In March, two interns abruptly left Missouri Sen. Paul LeVota’s office. But since then, the University of Central Missouri launched a Title IX investigation and the Senate began its own investigation and hired an attorney to assist with a “workplace harassment complaint.” Meanwhile, it appears unlikely the university, or even the Senate, could inflict punishment if wrongdoing has taken place. History has shown that harassment in the Capitol is rarely reported and difficult to prove.
New Hampshire – New Hampshire Voters Bemoan Size of G.O.P. Field
New York Times – Patrick Healy and Maggie Haberman | Published: 7/4/2015
The likely field of 16 Republican candidates is stirring frustration in New Hampshire, particularly among voters who say they feel more overwhelmed, even ambivalent, than ever before about their long-cherished responsibilities in holding the nation’s first primary. Some voters said they were already dreading the weeks of political fliers stuffed in their mailboxes, of campaign volunteers at their doors during the day, and of television ads and automated phone calls all through the night. Others said they already had candidate fatigue.
Oklahoma – Ethics Commission to Crack Down on Late Campaign Filers
Tulsa World – Curtis Killman | Published: 7/3/2015
The Oklahoma Ethics Commission approved a series of new and increased fees designed to help the agency go after late filers. The new fees, coupled with a boost in state funding, should provide enough revenue to permit the agency to hire two new staff members dedicated to compliance, said commission Executive Director Lee Slater. The new staff will assist with the collection of late filing fees assessed to candidate committees, PACs, and other entities charged with disclosing campaign finance activities.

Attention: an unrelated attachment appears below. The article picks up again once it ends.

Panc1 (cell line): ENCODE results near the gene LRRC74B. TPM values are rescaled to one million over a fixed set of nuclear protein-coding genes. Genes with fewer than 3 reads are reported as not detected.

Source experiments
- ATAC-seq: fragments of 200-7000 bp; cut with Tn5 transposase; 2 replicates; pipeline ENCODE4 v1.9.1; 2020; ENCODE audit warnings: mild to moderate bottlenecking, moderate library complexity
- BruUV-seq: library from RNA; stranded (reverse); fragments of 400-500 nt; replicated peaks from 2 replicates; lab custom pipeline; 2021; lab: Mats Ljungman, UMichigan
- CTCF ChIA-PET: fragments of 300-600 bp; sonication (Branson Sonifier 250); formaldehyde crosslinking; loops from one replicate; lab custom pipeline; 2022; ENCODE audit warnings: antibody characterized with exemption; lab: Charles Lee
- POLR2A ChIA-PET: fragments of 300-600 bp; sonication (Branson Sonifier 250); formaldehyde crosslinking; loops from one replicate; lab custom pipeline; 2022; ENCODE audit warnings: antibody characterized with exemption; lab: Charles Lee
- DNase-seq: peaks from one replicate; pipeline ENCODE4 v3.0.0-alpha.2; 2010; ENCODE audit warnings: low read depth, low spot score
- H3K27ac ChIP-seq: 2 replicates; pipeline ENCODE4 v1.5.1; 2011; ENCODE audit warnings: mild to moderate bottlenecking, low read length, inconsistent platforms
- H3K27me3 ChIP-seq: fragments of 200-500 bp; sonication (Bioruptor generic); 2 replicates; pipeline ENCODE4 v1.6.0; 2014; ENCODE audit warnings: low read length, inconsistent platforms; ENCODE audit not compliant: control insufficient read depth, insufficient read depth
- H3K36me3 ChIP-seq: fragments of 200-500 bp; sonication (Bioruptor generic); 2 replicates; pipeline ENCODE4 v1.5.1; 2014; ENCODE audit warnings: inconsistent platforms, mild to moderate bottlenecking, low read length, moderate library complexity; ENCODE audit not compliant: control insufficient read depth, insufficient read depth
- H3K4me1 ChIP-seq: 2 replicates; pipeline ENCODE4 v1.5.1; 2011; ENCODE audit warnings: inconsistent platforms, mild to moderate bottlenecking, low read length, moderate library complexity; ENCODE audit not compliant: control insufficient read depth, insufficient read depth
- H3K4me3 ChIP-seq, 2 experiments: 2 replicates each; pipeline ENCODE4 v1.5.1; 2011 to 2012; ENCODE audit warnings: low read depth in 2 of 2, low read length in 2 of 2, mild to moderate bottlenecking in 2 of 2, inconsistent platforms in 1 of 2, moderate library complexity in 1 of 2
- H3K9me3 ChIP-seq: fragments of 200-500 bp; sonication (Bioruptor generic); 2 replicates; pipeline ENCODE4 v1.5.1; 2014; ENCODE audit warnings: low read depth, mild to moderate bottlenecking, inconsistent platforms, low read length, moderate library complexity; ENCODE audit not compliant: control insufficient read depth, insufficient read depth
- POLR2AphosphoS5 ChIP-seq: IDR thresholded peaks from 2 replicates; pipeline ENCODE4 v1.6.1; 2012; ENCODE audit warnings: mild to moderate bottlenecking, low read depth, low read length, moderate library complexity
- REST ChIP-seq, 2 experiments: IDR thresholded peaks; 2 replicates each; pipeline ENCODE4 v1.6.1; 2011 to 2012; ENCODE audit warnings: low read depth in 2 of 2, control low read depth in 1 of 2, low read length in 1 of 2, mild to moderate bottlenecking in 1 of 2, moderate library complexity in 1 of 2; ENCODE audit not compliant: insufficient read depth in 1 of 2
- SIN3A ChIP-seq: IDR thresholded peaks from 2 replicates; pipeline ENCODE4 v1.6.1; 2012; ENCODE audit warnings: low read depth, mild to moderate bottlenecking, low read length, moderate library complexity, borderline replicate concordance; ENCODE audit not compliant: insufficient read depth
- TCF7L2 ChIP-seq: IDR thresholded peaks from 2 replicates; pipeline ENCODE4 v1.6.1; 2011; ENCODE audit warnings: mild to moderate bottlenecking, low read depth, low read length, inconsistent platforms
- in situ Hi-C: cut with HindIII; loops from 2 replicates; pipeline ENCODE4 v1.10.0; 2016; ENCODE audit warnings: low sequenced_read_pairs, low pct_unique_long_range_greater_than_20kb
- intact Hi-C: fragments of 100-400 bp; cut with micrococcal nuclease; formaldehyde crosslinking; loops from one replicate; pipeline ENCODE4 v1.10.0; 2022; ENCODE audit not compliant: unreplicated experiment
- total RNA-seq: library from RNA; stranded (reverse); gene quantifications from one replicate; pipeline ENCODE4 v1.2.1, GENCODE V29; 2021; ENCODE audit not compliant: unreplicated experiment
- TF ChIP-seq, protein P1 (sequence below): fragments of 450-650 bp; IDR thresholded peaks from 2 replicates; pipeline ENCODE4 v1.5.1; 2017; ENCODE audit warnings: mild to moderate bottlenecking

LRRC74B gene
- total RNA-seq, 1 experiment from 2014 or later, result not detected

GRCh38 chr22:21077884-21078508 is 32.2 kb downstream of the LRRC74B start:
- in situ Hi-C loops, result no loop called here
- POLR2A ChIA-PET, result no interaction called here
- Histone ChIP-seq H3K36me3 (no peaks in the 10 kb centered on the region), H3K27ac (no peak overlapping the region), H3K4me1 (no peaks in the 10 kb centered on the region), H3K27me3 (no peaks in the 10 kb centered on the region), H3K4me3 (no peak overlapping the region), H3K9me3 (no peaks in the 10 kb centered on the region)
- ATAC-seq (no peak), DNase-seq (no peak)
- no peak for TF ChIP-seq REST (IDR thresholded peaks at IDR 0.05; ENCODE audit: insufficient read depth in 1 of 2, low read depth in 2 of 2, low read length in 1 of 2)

Oklahoma – House Freshmen, Senate Leadership Accept Thousands in Lobbyist Meals, Gifts
Oklahoma Watchdogs – Arthur Kane | Published: 7/8/2015
Lobbyists in Oklahoma lobbyists spent more than $300,000 this year on meals, gifts, and receptions for state lawmakers. Lobbyists spent the most on mass events for large groups of legislators. Those parties and caucus meals cost nearly $170,000. Rep. Casey Murdock received nearly $2,900 in meals and gifts, the most of any member of the Legislature. Murdock said being courted by lobbyists is not as glamorous as some may assume. “I’m looking forward to next year when I won’t be a freshman and won’t have to go to many dinners,” Murdock said. “It gets old. Often you’re not the least bit interested in what they’re selling and you’re going through the motions.”
South Carolina – South Carolina House Votes to Remove Confederate Flag from Statehouse Grounds
Washington Post – Elahe Izade and Abby Phillip | Published: 7/9/2015
The Confederate battle flag that has flown at the South Carolina Statehouse for more than 50 years will soon be gone after lawmakers capped a tension-filled session and voted to remove it from the Capitol grounds. The final vote in the House of Representatives was well above the two-thirds majority that was required to move the bill toward the desk of Gov. Nikki Haley, who called for the flag to come down after the massacre at the Emanuel African Methodist Episcopal Church in Charleston. Photographs emerged of the now-indicted shooter, an avowed white supremacist, posing with the emblem. Advocates for the flag’s removal say it represents a racist legacy and a dark chapter in the nation’s history, while defenders insist it symbolizes Southern heritage and honors fallen soldiers.